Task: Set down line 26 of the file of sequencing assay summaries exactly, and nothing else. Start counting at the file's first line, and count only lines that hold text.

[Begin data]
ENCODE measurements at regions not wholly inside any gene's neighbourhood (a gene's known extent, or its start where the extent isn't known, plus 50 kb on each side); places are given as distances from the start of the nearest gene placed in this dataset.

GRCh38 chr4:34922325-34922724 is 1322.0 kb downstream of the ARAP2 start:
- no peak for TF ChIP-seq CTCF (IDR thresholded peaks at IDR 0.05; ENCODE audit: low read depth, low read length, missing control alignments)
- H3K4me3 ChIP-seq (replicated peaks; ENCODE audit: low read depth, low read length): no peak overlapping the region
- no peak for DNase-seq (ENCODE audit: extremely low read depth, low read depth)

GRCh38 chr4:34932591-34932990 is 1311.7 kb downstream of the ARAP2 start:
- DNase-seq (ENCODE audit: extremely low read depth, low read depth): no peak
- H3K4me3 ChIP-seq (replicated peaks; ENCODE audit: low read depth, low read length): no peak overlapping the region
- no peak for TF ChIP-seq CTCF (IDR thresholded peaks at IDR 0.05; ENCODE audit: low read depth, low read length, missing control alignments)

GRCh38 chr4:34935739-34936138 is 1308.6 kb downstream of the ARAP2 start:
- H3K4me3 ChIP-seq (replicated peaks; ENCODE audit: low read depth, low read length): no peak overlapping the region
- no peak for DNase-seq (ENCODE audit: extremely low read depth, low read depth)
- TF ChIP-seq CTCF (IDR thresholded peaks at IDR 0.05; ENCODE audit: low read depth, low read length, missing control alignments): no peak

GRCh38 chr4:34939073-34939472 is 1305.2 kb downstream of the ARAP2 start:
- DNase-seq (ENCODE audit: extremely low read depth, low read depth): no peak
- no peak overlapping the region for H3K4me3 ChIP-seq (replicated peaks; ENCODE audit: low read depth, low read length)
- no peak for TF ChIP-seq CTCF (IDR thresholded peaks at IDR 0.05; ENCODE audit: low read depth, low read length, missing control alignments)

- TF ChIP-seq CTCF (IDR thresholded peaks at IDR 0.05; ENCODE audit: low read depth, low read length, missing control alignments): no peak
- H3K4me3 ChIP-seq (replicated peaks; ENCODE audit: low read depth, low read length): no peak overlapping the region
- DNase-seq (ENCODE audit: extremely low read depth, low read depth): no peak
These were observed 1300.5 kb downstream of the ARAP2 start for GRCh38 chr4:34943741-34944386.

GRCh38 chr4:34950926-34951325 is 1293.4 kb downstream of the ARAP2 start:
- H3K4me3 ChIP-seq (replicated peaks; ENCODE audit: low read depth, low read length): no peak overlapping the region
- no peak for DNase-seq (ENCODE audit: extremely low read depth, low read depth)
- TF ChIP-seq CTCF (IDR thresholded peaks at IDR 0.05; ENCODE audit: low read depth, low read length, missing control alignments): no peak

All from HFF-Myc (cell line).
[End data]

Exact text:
All from HFF-Myc (cell line).